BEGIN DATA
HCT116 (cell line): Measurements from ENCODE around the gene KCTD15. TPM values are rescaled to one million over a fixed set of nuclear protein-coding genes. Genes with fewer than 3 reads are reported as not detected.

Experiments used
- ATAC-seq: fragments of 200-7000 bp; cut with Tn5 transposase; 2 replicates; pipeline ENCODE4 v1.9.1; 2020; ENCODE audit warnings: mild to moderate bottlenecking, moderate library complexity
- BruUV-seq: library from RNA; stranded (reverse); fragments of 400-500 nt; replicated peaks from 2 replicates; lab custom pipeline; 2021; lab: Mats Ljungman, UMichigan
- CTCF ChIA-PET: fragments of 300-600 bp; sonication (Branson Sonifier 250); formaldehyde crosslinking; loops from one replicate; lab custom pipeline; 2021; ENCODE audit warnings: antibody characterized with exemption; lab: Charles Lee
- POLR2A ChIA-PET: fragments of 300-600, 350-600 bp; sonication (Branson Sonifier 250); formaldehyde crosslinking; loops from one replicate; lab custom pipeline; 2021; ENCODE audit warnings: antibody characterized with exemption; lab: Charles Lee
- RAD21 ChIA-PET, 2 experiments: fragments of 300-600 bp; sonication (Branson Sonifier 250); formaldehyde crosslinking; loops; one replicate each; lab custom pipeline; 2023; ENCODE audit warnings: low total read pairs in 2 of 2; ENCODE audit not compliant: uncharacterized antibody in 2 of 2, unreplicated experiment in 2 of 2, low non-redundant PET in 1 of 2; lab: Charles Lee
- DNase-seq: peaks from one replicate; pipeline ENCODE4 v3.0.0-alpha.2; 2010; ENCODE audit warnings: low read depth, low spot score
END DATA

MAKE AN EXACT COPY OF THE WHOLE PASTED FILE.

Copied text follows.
HCT116 (cell line): Measurements from ENCODE around the gene KCTD15. TPM values are rescaled to one million over a fixed set of nuclear protein-coding genes. Genes with fewer than 3 reads are reported as not detected.

Experiments used
- ATAC-seq: fragments of 200-7000 bp; cut with Tn5 transposase; 2 replicates; pipeline ENCODE4 v1.9.1; 2020; ENCODE audit warnings: mild to moderate bottlenecking, moderate library complexity
- BruUV-seq: library from RNA; stranded (reverse); fragments of 400-500 nt; replicated peaks from 2 replicates; lab custom pipeline; 2021; lab: Mats Ljungman, UMichigan
- CTCF ChIA-PET: fragments of 300-600 bp; sonication (Branson Sonifier 250); formaldehyde crosslinking; loops from one replicate; lab custom pipeline; 2021; ENCODE audit warnings: antibody characterized with exemption; lab: Charles Lee
- POLR2A ChIA-PET: fragments of 300-600, 350-600 bp; sonication (Branson Sonifier 250); formaldehyde crosslinking; loops from one replicate; lab custom pipeline; 2021; ENCODE audit warnings: antibody characterized with exemption; lab: Charles Lee
- RAD21 ChIA-PET, 2 experiments: fragments of 300-600 bp; sonication (Branson Sonifier 250); formaldehyde crosslinking; loops; one replicate each; lab custom pipeline; 2023; ENCODE audit warnings: low total read pairs in 2 of 2; ENCODE audit not compliant: uncharacterized antibody in 2 of 2, unreplicated experiment in 2 of 2, low non-redundant PET in 1 of 2; lab: Charles Lee
- DNase-seq: peaks from one replicate; pipeline ENCODE4 v3.0.0-alpha.2; 2010; ENCODE audit warnings: low read depth, low spot score